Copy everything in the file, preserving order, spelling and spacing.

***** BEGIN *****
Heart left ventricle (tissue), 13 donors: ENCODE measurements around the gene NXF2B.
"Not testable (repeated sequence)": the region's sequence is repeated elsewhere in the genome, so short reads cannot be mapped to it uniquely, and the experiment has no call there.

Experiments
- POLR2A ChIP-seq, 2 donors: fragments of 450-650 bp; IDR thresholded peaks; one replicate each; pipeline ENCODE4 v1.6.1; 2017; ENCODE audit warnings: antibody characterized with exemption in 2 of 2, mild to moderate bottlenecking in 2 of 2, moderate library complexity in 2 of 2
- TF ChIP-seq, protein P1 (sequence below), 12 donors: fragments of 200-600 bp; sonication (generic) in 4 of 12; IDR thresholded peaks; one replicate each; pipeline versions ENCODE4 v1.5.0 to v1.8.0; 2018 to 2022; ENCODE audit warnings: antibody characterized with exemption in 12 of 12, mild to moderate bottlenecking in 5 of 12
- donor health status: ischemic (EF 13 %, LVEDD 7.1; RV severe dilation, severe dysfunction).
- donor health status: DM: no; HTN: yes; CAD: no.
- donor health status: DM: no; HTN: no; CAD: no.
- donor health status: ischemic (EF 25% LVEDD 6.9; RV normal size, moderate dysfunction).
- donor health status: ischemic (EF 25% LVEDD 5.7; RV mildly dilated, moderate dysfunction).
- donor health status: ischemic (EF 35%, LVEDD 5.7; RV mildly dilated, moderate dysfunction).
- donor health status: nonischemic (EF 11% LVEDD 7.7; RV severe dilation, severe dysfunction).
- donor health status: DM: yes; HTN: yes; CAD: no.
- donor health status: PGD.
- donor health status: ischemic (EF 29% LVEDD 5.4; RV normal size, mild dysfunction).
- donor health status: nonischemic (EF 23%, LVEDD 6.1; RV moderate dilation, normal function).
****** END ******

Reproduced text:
Heart left ventricle (tissue), 13 donors: ENCODE measurements around the gene NXF2B.
"Not testable (repeated sequence)": the region's sequence is repeated elsewhere in the genome, so short reads cannot be mapped to it uniquely, and the experiment has no call there.

Experiments
- POLR2A ChIP-seq, 2 donors: fragments of 450-650 bp; IDR thresholded peaks; one replicate each; pipeline ENCODE4 v1.6.1; 2017; ENCODE audit warnings: antibody characterized with exemption in 2 of 2, mild to moderate bottlenecking in 2 of 2, moderate library complexity in 2 of 2
- TF ChIP-seq, protein P1 (sequence below), 12 donors: fragments of 200-600 bp; sonication (generic) in 4 of 12; IDR thresholded peaks; one replicate each; pipeline versions ENCODE4 v1.5.0 to v1.8.0; 2018 to 2022; ENCODE audit warnings: antibody characterized with exemption in 12 of 12, mild to moderate bottlenecking in 5 of 12
- donor health status: ischemic (EF 13 %, LVEDD 7.1; RV severe dilation, severe dysfunction).
- donor health status: DM: no; HTN: yes; CAD: no.
- donor health status: DM: no; HTN: no; CAD: no.
- donor health status: ischemic (EF 25% LVEDD 6.9; RV normal size, moderate dysfunction).
- donor health status: ischemic (EF 25% LVEDD 5.7; RV mildly dilated, moderate dysfunction).
- donor health status: ischemic (EF 35%, LVEDD 5.7; RV mildly dilated, moderate dysfunction).
- donor health status: nonischemic (EF 11% LVEDD 7.7; RV severe dilation, severe dysfunction).
- donor health status: DM: yes; HTN: yes; CAD: no.
- donor health status: PGD.
- donor health status: ischemic (EF 29% LVEDD 5.4; RV normal size, mild dysfunction).
- donor health status: nonischemic (EF 23%, LVEDD 6.1; RV moderate dilation, normal function).